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Platinum Metals Rev., 1964, 8, (3), 106

Ethylenediamine Complexes of Ruthenium

  • By F. M. Lever, A.R.C.S., Ph.D. and C. W. Bradford, B.Sc.
  • Research Laboratories, Johnson Matthey & Co Limited
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So far as is known, no ethylenediamine complexes of ruthenium have been isolated. The reaction between ethylenediamine and chloro complexes of ruthenium such as ammonium chlororuthenite or ruthenium trichloride results in the formation of dark brown viscous solutions from which it seems impossible to separate any crystalline derivatives. A technique earlier discovered and used to prepare ammino derivatives of ruthenium II has now been successfully used to produce an ethylenediamine complex of ruthenium II, [en3Ru],ZnCl4. This compound should provide a suitable starting-point for the preparation of other ethylene-diamine complexes, particularly of ruthenium III since in its reactions it appears to be analogous to the ammino complex [(NH3)6Ru], ZnCl4.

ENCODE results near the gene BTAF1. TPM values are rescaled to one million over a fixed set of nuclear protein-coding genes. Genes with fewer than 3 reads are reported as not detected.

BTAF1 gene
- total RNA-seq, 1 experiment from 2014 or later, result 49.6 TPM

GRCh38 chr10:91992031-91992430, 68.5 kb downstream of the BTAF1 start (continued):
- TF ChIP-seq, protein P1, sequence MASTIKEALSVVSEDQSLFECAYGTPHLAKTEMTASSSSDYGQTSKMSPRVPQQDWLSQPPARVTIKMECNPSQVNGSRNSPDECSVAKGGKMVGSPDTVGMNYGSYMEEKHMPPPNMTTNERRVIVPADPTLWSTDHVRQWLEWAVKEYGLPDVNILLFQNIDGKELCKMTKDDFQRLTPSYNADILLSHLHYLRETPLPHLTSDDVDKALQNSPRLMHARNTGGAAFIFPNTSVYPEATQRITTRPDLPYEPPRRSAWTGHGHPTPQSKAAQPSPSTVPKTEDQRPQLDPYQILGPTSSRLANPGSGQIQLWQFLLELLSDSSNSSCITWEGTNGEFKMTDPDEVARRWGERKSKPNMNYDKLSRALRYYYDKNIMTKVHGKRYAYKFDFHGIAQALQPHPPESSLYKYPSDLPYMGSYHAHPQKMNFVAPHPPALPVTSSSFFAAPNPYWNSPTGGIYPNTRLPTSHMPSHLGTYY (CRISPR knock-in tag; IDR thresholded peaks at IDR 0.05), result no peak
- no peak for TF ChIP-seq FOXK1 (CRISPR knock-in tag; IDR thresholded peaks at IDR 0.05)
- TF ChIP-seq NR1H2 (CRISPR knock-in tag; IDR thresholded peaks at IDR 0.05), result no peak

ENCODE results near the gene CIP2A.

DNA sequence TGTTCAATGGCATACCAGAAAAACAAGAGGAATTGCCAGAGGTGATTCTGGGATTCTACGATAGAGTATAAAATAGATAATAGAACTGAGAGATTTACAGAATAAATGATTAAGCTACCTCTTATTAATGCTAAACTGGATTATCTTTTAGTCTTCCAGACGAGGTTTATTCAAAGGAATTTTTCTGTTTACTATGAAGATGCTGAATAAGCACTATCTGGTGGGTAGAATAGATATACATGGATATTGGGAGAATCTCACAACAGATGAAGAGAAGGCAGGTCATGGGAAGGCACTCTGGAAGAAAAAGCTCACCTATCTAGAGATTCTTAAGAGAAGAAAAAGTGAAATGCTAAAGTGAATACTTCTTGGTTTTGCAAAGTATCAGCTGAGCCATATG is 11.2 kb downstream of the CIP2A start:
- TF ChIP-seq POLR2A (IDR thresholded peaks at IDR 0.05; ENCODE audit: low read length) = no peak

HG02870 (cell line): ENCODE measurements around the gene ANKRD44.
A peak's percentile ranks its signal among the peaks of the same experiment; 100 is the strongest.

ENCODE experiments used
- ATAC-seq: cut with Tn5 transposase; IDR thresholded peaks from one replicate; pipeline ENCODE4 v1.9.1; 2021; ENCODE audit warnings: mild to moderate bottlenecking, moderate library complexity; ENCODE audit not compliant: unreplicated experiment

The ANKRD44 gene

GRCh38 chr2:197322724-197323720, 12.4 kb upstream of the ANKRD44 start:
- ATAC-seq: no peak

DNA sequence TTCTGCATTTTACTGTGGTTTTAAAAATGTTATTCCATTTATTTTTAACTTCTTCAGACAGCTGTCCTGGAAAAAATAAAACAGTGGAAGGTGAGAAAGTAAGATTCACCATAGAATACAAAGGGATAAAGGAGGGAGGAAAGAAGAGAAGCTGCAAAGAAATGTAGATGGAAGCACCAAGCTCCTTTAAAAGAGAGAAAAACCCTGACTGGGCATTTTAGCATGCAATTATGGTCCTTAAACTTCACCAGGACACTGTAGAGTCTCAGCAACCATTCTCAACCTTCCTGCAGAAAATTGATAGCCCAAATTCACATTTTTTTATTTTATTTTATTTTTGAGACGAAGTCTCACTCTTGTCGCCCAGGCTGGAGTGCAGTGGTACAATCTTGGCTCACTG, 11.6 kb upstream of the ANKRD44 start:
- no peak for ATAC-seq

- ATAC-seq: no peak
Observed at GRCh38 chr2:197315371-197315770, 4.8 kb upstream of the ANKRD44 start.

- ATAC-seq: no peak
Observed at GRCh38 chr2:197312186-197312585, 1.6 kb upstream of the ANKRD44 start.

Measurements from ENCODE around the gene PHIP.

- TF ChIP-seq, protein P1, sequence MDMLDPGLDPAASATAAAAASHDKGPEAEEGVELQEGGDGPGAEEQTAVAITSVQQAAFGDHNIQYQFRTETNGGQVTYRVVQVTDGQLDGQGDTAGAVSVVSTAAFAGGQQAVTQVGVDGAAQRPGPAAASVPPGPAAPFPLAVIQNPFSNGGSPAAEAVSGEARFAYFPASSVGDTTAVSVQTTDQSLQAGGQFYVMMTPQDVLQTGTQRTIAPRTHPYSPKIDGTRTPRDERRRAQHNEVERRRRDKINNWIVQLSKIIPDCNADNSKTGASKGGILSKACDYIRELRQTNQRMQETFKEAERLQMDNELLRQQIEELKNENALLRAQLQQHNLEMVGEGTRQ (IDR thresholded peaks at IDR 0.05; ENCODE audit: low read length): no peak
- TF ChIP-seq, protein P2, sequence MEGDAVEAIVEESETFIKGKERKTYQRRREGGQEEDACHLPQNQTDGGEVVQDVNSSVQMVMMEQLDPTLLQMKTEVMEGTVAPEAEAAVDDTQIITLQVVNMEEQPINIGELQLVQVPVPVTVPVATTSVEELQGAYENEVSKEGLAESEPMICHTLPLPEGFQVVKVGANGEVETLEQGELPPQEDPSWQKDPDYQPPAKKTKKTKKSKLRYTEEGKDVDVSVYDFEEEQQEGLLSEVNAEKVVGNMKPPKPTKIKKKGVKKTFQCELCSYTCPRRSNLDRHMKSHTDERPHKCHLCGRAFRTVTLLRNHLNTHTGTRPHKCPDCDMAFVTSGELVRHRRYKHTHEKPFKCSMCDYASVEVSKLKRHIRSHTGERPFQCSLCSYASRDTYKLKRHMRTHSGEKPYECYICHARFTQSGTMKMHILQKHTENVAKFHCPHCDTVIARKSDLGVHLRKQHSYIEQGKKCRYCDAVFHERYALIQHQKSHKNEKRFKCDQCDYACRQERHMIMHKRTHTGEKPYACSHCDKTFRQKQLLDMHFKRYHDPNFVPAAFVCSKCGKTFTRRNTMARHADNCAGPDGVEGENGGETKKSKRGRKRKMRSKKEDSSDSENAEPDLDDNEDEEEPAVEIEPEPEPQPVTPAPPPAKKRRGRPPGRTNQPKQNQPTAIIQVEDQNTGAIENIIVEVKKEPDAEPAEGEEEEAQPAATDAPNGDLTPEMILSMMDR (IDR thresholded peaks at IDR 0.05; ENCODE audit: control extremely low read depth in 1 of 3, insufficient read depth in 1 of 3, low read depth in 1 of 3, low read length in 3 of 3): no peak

In a Ph.D. Thesis (London University, 1955) Lever, and at the International Conference on Co-ordination Chemistry, London, 1959 (Special Publication of the Chemical Society, No. 13, 1959, 135-136) Lever and Powell described the preparation of hexamminoruthenium dichloride, [(NH3)6Ru]Cl2 and the chlorozincate [(NH3)6Ru],ZnCl4 by the reduction of ruthenium chloro complexes with zinc dust in ammoniacal ammonium chloride solution. It has now been shown that by cautiously adding zinc dust to a solution of ruthenium trichloride in 25 per cent ethylenediamine, boiling under reflux, filtering, cooling, and carefully acidifying the solution to pH 1-2 crystals of [en3Ru],ZnCl4 can be separated. (Found Ru 20.55, Zn 13.37, N 17.22, C1 29.10, C 14.93, H 4.93 per cent; [en3Ru],ZnCl4 requires Ru 20.69, Zn 13.39, N 17.21, CI 29.02, C 14.75, H 4.95 per cent).

It has, so far, not been possible to investigate fully the reactions of this compound but it has been found to behave similarly to the analogous ammino complex. Thus, when it is boiled with hydrochloric acid, hydrogen is evolved and a deep blue complex is formed. Mercuric chloride and chloroauric acid are both reduced indicating the powerful reducing properties of the compound. It is hoped that, in the future, these and other reactions will be studied and the products isolated and identified.

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